“Half Light” Music Video by Low 4:28: The band Low was actually formed in 1994 and even released an album as recent as 2018 (seventeen albums in all). Their style can be described as indie rock, slowcore, and dream popish. It’s a good little song and while I don’t think I would like the band overall, it really plays to the mood of the film.
Search for the Mothman Documentary 43:39: Decent older documentary that goes over real people who have claimed to see the Mothman. We visit with a couple of authors Loren Coleman and John Keel who take us through how this apparition came into popular culture and the ramifications of the various sightings. It feels very Discovery channel-ish but I say that in a good way. Lots of information presented here that you can choose to believe or not.
“Day by Day” A Director’s Journey Pt1 : The Road In Documentary 30:04: Mark Pellington and his crew member, Jason Free gives basically an on-set making of documentary. It starts in September of 2000 where we learn about the struggles of Art versus Commerce. It’s all about compromises and balances. We get to see how they scouted locations and then some cast rehearsals/table reads with Richard Gere and Laura Linney. We also get to watch them shoot early scenes such as the hospital.
“Day by Day” A Director’s Journey Pt2 : The Road Home Documentary 30:04: In this second part, they are well into production and apparently this does lead to some war of the words and even a push that’s discussed by Mark between him and his producer, Richard Wright. This also goes over editing and finishes up with the last days of Principal Photography in June of 2002. I really liked this documentary, it gave us a lot of insight into filming a picture but also made the whole process human too.
Deleted Scenes 12:14: If I counted correctly (the extras do well with chapter stops except for the deleted scenes), there are five different deleted scenes here. The first one is the town of Point Pleasant one night looking for visions of the Mothman. Then the second one (about 4:30 in), is John Klein driving to the chemical plant. Third, about 7 minutes is Connie and Denise Smallwood (played by Lucinda Jenney) after church talking about Gordon. Fourth, 8 1/2 minutes in is John Klein at the Comfort Inn and he receives some not so comforting messages from the clerk. Finally, at the 10 minute mark, John Klein arrives at the airport in what I believe to be an alternate ending of sorts and smiles at the people around him only to realize there are no further premonitions and he can resume a normal life.
Theatrical Trailer 2:18: Standard theatrical trailer that makes sure to get their product placement of Chapstick in. It does the job but there is nothing that stands out about it either.
Stills Gallery 6:22: A collection of sketches, storyboards and stills. No movie posters though unfortunately.
Notes: All of the extras from the special edition dvd are here along with the new interviews as mentioned. The only thing I can find that was left off was some interviews that were found on the UK version of the DVD with Gere, Linney, and Patton. I’m guessing rights probably hindered that one being included on this disc. (if anyone has this disc, I would appreciate knowing if they are worth tracking down).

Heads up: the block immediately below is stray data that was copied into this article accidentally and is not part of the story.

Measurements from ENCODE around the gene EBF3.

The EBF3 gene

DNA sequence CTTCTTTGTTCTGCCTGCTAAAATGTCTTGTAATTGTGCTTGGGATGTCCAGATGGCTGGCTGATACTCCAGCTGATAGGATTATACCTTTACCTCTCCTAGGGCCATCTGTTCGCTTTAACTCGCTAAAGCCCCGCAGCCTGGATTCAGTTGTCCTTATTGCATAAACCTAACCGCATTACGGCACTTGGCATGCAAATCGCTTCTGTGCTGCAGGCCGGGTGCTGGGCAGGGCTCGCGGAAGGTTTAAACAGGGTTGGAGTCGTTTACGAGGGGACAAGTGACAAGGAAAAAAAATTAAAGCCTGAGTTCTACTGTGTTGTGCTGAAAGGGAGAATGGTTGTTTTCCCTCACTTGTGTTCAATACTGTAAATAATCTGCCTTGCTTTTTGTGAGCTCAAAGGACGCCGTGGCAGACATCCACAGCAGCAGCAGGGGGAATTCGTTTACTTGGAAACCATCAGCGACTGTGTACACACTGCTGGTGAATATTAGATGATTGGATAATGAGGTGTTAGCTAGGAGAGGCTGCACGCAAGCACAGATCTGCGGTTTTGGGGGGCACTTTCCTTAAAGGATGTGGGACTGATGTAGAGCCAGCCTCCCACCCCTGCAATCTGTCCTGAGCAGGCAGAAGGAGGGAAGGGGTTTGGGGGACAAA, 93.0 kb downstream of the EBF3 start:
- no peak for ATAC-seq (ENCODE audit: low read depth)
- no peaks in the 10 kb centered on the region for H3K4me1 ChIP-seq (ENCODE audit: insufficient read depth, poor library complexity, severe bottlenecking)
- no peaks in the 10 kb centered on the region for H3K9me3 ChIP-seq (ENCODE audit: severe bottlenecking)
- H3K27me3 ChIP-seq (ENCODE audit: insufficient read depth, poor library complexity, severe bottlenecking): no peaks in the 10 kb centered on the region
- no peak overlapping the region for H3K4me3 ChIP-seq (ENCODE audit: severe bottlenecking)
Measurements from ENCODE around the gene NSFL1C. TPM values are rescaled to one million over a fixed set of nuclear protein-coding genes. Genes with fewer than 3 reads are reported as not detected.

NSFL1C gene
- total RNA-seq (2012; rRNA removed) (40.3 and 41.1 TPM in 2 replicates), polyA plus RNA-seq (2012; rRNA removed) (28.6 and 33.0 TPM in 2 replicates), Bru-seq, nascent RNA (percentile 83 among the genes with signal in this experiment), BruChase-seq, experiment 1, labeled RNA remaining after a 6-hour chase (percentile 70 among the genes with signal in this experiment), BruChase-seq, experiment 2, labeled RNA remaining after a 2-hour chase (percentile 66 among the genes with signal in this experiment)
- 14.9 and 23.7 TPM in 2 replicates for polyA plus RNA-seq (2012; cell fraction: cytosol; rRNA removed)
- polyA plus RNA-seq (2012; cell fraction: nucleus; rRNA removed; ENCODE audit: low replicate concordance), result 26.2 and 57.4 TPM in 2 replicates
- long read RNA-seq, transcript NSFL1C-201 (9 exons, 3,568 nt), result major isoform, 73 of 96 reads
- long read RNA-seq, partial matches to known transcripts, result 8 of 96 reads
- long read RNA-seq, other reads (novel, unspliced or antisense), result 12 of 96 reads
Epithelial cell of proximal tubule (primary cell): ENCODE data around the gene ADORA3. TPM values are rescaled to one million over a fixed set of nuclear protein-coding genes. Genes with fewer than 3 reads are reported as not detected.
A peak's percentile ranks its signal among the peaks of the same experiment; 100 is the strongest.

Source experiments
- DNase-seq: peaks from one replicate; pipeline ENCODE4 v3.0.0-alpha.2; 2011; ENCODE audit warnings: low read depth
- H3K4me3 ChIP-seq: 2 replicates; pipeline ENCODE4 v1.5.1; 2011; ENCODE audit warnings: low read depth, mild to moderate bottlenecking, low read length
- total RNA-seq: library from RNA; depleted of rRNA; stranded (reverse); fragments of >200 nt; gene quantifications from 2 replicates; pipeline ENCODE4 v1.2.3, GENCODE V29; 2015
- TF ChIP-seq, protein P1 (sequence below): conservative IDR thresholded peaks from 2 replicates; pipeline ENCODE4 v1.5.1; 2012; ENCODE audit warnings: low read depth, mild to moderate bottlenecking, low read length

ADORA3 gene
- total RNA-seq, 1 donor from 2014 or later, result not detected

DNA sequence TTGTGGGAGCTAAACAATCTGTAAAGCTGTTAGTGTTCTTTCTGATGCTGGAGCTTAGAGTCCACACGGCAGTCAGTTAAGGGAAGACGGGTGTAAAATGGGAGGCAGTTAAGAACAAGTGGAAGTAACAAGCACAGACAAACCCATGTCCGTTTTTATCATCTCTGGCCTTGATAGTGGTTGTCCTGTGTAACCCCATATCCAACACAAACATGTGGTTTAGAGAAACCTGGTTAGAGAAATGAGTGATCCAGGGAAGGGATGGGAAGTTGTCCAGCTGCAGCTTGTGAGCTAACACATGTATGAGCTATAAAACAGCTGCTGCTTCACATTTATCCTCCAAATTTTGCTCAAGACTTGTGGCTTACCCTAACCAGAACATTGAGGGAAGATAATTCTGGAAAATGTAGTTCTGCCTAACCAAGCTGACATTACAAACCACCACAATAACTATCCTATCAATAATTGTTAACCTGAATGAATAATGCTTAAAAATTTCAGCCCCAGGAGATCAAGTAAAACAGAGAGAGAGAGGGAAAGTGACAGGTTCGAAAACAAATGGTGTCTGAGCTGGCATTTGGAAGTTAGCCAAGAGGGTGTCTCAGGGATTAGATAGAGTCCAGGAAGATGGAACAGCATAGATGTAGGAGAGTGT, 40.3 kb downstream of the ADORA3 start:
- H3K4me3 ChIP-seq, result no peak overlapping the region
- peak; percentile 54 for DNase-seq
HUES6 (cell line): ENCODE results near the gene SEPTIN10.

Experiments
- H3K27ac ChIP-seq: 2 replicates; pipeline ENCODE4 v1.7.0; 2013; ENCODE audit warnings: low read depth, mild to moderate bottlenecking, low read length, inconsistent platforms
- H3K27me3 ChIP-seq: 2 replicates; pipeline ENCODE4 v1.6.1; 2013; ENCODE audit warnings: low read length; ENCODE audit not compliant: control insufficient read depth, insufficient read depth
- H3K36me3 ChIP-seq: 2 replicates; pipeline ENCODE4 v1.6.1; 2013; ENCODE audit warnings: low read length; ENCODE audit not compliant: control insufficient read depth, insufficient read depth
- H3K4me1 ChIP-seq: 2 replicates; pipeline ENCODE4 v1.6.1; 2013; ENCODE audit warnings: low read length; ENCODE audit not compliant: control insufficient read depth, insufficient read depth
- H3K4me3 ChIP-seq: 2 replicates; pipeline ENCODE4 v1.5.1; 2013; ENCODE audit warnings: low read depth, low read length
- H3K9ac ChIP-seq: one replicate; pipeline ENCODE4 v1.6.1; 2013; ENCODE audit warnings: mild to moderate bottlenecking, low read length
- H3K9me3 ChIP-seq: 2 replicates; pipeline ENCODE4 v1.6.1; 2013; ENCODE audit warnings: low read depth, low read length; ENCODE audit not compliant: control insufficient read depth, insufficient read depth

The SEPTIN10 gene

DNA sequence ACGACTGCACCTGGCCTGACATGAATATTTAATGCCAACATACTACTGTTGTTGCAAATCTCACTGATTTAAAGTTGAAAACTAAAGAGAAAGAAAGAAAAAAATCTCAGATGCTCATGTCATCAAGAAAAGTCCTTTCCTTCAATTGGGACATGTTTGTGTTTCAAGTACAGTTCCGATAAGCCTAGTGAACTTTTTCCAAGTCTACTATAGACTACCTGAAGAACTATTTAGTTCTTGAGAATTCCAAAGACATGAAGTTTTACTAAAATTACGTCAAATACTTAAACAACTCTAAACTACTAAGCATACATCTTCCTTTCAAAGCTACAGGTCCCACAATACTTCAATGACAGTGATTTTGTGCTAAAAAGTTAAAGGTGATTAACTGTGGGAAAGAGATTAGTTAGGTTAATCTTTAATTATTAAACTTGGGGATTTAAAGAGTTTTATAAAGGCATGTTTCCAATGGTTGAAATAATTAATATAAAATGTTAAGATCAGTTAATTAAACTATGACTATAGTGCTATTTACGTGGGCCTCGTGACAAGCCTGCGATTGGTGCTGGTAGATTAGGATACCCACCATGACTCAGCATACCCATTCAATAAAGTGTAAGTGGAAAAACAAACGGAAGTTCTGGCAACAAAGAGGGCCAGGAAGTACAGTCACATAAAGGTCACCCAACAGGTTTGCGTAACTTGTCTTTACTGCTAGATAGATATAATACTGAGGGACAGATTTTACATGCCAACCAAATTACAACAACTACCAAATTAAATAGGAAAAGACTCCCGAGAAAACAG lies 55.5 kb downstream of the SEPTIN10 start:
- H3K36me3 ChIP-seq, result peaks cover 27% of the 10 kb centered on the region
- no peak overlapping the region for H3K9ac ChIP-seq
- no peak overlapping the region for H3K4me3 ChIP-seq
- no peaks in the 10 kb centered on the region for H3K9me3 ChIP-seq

Further Notes: For those of you who are new to Imprint films or Viavision Entertainment, they are an Australian Blu-ray maker and typically do an LE slipcase for each of their releases for the first 1500-2000 copies. They also use clear cases (wide type similar to Criterions). It really makes for a nice package. They can be found at https://viavision.com.au/imprint-films/.
This film never did too well in the box office as it didn’t even break the top five films for its first week and only grossing ~36 million domestically and ~55 million worldwide. It wasn’t until it had been in the home market for a while that it began to develop a cult like status due to its subject matter and presentation. I have probably seen the movie about half a dozen times or so now and it still grabs me in its characters and gripping story that draws you in until the bitter end. Throw that in with wonderful performances all around that never run over each other and you really have an underappreciated classic of suspense films.
The Imprint disc from ViaVision is something I finally feel is worthy of this great film. The video and audio are out of this world compared to previous releases and the extras (over 5 hours) are really something special with some new key interviews and a host of legacy material that really take you inside the director’s head as well as into the mystery of the Mothman. I give this package a huge recommendation and just a warning. If your car dies and you suddenly find yourself in a city with no knowledge of how you get there, do not knock on some random person’s door. Get to town, find another means of transport and get the heck out of there. Helpful hints to live by, and enjoy.